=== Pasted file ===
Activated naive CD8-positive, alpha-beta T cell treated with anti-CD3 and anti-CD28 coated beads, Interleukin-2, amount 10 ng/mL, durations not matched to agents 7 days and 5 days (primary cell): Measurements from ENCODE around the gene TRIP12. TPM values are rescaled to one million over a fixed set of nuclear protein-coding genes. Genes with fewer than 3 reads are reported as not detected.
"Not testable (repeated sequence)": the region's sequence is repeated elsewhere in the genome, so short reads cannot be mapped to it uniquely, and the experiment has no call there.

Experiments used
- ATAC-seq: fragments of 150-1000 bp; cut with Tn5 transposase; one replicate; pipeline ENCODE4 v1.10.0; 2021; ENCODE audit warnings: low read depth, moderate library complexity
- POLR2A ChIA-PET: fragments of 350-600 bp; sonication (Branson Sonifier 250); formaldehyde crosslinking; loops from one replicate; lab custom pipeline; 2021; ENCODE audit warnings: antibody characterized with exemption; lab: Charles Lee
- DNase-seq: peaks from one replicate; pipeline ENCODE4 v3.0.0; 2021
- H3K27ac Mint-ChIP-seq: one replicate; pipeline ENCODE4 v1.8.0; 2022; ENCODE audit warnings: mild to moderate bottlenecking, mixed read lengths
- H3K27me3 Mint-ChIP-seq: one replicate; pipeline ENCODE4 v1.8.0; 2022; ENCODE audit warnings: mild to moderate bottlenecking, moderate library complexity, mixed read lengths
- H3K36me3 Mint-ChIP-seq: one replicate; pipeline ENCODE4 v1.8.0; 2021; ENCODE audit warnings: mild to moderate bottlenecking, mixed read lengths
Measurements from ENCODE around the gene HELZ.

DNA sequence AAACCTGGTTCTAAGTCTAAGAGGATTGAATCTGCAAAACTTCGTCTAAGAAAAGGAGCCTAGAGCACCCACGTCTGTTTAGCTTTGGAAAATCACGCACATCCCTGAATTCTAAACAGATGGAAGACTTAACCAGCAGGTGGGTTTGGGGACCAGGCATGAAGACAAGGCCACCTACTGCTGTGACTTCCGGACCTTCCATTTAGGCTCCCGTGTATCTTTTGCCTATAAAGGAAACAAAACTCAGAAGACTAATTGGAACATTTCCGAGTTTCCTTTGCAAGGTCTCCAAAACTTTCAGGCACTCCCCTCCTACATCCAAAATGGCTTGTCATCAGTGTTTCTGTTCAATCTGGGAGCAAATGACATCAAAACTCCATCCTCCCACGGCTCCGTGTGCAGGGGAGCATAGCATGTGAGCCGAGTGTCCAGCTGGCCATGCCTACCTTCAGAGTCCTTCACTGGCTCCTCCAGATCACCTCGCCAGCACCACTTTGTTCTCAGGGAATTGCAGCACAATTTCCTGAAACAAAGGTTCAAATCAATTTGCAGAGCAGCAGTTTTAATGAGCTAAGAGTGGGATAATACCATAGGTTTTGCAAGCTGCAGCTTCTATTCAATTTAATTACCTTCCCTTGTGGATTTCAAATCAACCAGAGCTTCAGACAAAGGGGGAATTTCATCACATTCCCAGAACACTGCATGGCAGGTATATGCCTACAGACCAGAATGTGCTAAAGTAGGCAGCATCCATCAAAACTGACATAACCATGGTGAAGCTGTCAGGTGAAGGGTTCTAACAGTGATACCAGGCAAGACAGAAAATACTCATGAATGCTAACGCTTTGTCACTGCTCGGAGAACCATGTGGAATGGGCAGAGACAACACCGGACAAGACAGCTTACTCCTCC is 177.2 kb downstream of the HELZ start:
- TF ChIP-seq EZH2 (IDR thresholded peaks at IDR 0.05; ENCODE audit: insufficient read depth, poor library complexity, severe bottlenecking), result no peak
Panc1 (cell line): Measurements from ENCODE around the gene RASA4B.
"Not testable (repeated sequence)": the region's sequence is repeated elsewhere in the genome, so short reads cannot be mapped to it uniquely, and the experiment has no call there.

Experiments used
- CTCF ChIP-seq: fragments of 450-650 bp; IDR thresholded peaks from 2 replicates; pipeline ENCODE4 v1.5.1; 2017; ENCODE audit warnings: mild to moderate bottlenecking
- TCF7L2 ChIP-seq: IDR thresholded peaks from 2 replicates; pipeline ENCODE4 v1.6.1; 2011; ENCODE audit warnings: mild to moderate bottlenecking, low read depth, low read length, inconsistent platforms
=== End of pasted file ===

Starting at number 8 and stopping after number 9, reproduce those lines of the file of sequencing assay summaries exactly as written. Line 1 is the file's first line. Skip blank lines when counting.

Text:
- H3K27me3 Mint-ChIP-seq: one replicate; pipeline ENCODE4 v1.8.0; 2022; ENCODE audit warnings: mild to moderate bottlenecking, moderate library complexity, mixed read lengths
- H3K36me3 Mint-ChIP-seq: one replicate; pipeline ENCODE4 v1.8.0; 2021; ENCODE audit warnings: mild to moderate bottlenecking, mixed read lengths